|Brooklyn, Nova Scotia
Constructed in 1948 in memory of those who lost their lives in World War I and
World War II.
On Sunday, November 15, 1948, the community of Brooklyn saw the greatest gathering in
history during the dedication of its War Memorial. The memorial was constructed in
memory of all of Brooklyn's youth that had died in the two Great Wars.
The playing of "O Canada" by the Windsor citizens opened the dedication services, with
Carleton Smith leading the band. A brief prayer was offered by Reverend C. D.
Nicholson, M.C. of the Burlington United Church. The Reverend himself was a wounded
veteran of the Princess Louise Fusiliers.
A short address was given by Reverend E. L. Parsons of St. James Episcopal Church in
Brooklyn. He spoke of the sacrifice that fallen soldiers had made and prayed,
"may we be made worthy of that sacrifice and that from henceforth we might live
in a world of permanent peace." Reverend Mr. Nickerson spoke of the spirt of co-operation the Brooklyn veterans had shown in planning and erecting the memorial,
which he said, "represented not only their tribute to those who had died, but also a
memorial to the living."
The memorial was unveiled by Major William Graham, M. M., president of the Hants County
Branch No. 9 of the Canadian Legion. A large amount of veterans from Windsor and other
communities marched around the monument spreading Remembrance Day poppies over the
ground. Brooklyn veterans from the Royal Canadian Legion, Brooklyn's Women's Institute,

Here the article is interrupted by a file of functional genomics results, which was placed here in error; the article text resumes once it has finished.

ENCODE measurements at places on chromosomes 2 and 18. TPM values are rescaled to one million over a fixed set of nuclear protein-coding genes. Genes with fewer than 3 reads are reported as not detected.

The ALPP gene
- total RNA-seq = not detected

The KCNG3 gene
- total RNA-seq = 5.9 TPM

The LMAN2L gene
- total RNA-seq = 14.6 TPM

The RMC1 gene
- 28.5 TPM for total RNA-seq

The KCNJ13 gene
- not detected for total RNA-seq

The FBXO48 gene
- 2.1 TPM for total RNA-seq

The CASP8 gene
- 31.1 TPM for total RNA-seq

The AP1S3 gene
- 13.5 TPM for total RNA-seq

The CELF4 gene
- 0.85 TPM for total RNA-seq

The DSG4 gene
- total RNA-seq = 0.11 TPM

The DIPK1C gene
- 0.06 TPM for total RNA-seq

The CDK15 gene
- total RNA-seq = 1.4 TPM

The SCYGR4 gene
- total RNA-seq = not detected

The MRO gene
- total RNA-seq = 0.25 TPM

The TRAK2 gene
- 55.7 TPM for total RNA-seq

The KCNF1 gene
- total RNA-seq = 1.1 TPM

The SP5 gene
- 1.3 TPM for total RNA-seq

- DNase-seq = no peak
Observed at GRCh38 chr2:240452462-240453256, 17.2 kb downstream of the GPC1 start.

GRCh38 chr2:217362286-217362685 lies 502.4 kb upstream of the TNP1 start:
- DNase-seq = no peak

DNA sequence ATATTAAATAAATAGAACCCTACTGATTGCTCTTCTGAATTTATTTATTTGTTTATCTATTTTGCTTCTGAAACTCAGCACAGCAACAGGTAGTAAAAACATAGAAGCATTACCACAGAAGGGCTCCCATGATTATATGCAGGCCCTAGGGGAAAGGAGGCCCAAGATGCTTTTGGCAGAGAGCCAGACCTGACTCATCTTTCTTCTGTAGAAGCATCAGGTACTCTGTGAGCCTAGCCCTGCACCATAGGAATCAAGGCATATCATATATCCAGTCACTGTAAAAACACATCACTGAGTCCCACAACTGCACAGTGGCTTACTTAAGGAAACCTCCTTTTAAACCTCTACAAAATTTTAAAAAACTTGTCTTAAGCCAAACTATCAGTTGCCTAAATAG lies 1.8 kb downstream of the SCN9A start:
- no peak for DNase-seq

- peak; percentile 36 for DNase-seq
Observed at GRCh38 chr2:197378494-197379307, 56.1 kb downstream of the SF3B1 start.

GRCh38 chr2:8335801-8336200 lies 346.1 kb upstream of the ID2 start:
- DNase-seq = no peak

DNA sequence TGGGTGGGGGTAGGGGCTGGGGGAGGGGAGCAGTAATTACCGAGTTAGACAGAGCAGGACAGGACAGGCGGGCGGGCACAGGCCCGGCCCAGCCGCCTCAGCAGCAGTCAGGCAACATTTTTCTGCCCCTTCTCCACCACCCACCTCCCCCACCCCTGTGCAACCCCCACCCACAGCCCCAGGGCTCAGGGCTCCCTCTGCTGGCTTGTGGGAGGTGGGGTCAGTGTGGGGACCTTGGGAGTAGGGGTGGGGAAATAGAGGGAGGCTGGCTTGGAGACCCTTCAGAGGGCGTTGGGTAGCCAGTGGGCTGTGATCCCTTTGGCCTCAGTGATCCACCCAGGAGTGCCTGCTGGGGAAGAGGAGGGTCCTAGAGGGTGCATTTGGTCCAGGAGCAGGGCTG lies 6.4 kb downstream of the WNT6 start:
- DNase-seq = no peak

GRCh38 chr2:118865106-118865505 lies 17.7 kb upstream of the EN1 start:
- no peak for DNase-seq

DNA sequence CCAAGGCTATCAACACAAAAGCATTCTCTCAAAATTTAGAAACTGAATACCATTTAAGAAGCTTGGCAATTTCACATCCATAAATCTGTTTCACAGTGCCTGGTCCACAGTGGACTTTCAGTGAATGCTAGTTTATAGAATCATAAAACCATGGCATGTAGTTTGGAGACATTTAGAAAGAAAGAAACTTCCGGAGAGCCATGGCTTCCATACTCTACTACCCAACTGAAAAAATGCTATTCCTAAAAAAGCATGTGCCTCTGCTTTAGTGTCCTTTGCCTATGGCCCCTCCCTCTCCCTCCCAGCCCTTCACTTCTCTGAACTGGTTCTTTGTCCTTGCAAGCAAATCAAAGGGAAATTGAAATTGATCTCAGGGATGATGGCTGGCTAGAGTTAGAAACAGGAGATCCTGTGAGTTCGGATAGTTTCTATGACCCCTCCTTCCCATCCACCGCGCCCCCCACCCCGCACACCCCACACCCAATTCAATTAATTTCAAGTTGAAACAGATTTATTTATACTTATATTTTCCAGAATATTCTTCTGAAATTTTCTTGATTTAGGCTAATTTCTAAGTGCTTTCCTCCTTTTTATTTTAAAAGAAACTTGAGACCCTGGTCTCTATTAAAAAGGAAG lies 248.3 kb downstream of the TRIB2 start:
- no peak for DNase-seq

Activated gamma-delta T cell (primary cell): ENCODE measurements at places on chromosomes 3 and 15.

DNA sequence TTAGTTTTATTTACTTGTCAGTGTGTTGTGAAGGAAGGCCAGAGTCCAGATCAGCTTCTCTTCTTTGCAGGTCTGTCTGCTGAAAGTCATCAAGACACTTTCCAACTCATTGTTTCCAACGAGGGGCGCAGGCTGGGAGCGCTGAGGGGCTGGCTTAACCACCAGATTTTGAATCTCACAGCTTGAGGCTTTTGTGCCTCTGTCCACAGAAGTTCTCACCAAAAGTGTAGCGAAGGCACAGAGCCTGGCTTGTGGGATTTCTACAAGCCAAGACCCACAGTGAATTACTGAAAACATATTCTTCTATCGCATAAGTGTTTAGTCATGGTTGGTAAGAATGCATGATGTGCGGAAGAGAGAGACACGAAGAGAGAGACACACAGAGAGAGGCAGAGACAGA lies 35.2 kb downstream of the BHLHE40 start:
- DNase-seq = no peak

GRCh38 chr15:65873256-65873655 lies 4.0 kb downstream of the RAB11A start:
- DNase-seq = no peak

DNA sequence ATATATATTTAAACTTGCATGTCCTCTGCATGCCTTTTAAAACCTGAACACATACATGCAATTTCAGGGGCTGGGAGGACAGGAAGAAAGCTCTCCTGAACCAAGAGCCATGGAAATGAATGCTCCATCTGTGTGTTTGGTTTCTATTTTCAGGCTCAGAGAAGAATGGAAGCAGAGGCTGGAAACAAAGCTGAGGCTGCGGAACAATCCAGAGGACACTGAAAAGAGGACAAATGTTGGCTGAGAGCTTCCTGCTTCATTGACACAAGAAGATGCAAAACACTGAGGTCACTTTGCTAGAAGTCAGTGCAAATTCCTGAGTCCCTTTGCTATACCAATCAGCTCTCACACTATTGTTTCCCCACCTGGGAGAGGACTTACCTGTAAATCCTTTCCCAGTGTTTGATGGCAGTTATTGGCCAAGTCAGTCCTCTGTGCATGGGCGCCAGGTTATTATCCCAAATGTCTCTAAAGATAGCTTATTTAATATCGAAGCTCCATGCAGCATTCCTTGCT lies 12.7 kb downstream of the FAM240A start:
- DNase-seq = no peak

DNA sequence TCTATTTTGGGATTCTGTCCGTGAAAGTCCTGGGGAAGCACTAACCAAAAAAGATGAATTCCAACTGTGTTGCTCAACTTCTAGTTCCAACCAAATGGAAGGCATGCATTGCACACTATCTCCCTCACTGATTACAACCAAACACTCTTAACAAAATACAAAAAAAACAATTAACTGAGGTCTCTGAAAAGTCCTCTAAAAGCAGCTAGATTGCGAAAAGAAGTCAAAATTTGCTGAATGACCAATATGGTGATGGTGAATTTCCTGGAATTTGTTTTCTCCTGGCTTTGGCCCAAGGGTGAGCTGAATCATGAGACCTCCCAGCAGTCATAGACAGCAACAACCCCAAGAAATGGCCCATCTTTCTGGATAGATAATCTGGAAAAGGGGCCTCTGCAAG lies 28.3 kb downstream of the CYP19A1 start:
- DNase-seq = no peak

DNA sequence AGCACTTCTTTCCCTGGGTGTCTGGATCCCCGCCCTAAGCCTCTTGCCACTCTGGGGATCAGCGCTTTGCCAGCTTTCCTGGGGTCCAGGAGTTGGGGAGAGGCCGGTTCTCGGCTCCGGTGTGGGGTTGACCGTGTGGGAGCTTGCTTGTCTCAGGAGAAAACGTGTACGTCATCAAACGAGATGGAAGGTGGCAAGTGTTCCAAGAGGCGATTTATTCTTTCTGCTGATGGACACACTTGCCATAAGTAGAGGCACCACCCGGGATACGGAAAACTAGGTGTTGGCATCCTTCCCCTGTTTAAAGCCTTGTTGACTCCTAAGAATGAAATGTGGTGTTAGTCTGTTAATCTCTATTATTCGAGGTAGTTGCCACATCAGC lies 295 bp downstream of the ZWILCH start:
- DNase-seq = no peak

the Porter, McKay and Harvey Families, as well as Thomas Hennessy Jr. and Mr. Harry
Croth laid wreaths in memory of the fallen.
The "Last Post" was sounded by a bugler while Reverend Mr. Parsons gave the benediction.
As "God Save the King" played, the short, impressive ceremony came to an end.
A representative detachment of the 47th Anti-tank Regiment made up of members from the
88th Battery of Windsor and the 146th of Wolfville, commanded by Captain George S.
McGray, helped give the necessary martial touch to the services.
The War Memorial itself stands in the village square. It is built of rounded beach
stones and mounted on a two-step base. In the shaft is imbedded a bronze tablet on which
are inscribed the names of: Roy Duplessis, Avard O'Brien and Harold McKay, who fell in
World War I, and of Donald R. Harvey, Garnet C. Porter, Reginald L.G. Ross and Carol
Wiseman, who gave their all in World War II.
In 1997, the plaque was removed and installed on a new monument about 500 yards away
from the original.